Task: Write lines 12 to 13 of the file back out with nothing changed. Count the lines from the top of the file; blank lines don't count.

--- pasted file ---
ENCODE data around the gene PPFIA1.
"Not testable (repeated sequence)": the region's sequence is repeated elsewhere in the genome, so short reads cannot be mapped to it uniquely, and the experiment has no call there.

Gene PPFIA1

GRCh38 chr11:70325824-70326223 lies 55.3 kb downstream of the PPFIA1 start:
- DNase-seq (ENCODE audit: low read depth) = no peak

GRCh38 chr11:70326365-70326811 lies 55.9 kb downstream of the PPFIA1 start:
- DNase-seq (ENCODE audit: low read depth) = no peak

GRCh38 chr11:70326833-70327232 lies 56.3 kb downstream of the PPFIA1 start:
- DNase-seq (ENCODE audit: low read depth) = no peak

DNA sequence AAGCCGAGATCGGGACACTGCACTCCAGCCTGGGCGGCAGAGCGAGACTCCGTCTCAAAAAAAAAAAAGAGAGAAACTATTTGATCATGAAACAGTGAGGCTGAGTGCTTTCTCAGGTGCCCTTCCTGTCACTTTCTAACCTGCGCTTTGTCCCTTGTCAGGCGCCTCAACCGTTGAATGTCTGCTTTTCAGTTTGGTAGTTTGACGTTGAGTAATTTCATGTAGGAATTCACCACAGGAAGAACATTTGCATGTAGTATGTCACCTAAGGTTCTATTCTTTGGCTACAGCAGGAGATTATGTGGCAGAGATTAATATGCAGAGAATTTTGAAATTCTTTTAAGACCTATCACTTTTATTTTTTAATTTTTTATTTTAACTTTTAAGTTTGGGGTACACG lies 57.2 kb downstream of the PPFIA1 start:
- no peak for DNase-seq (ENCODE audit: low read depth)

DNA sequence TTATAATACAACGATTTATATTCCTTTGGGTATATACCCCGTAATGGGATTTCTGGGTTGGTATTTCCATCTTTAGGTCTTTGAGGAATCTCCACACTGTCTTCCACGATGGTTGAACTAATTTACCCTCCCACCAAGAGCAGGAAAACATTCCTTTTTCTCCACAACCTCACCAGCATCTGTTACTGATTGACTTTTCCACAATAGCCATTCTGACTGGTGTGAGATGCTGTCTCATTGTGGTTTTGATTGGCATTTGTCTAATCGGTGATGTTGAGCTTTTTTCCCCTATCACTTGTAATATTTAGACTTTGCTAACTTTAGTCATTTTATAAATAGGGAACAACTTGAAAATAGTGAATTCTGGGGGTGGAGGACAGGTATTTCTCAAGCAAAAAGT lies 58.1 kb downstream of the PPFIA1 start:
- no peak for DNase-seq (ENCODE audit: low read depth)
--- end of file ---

DNA sequence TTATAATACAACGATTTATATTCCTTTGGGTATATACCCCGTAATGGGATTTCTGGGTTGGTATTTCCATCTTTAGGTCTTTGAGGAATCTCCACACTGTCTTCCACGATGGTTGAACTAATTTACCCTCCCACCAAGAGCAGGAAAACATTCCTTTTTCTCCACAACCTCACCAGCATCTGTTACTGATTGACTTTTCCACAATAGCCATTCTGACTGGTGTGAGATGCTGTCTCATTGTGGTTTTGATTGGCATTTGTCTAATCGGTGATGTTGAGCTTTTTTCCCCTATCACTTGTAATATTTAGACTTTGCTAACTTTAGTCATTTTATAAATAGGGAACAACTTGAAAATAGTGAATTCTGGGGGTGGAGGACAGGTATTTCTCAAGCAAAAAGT lies 58.1 kb downstream of the PPFIA1 start:
- no peak for DNase-seq (ENCODE audit: low read depth)